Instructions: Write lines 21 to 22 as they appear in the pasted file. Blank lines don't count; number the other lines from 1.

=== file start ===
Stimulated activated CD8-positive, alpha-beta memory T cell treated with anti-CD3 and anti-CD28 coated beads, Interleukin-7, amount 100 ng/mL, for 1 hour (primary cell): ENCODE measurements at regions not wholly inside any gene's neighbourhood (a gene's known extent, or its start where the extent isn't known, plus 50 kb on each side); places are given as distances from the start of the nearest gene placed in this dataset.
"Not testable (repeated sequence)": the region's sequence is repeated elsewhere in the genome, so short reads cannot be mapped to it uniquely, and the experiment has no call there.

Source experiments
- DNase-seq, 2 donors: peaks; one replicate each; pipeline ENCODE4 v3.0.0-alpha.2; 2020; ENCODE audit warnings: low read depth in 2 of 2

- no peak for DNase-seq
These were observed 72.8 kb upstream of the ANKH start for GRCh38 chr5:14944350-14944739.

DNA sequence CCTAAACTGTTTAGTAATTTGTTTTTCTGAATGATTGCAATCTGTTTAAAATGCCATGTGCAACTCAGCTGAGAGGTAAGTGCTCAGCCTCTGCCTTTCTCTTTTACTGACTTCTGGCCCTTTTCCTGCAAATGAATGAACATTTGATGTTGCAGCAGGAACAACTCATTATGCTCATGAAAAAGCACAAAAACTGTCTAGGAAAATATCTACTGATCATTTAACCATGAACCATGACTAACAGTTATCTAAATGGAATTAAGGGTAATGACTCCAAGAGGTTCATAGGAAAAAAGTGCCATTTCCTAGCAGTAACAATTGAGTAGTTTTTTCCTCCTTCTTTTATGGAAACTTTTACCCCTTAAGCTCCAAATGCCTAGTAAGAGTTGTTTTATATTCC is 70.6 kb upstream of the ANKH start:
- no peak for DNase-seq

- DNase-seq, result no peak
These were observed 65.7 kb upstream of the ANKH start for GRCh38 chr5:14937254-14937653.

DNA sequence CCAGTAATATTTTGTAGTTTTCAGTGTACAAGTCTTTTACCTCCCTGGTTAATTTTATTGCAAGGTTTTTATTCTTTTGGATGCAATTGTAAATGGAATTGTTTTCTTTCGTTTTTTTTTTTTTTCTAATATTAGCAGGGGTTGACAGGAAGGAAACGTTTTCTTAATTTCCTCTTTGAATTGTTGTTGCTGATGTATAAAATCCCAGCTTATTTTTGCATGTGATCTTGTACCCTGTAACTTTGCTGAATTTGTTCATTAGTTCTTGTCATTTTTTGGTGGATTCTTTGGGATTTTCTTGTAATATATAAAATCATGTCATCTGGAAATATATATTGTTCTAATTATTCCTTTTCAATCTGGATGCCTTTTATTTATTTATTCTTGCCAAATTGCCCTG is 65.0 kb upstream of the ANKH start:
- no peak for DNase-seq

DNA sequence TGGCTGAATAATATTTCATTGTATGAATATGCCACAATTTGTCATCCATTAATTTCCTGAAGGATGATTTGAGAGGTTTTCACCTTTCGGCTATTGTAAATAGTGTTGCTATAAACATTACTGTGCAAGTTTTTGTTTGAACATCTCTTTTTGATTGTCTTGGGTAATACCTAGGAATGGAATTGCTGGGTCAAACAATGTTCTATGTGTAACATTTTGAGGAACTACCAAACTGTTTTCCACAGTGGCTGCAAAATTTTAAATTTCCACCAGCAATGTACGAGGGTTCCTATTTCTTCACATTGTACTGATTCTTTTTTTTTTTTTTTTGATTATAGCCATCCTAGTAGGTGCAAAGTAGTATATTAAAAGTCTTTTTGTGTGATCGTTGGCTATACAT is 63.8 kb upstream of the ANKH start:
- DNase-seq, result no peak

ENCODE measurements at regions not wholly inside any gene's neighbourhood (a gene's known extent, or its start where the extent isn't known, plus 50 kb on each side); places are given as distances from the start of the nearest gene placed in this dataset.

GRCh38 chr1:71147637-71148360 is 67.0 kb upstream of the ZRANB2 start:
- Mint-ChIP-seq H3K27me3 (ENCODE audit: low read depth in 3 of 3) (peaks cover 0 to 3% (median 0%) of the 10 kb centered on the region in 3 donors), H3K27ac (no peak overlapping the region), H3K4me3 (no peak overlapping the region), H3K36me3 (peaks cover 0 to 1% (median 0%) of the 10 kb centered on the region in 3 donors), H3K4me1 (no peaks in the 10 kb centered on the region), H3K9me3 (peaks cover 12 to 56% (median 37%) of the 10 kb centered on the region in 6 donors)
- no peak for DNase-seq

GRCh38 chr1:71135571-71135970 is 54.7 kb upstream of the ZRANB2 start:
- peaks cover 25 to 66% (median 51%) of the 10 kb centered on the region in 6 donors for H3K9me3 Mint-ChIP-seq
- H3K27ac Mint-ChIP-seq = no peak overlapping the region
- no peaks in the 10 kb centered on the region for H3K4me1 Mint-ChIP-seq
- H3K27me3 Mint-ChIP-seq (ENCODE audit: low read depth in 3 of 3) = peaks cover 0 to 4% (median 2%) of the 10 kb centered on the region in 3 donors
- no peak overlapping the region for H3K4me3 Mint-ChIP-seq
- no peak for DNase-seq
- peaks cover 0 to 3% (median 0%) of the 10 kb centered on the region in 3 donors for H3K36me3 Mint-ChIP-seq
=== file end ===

- H3K27ac Mint-ChIP-seq = no peak overlapping the region
- no peaks in the 10 kb centered on the region for H3K4me1 Mint-ChIP-seq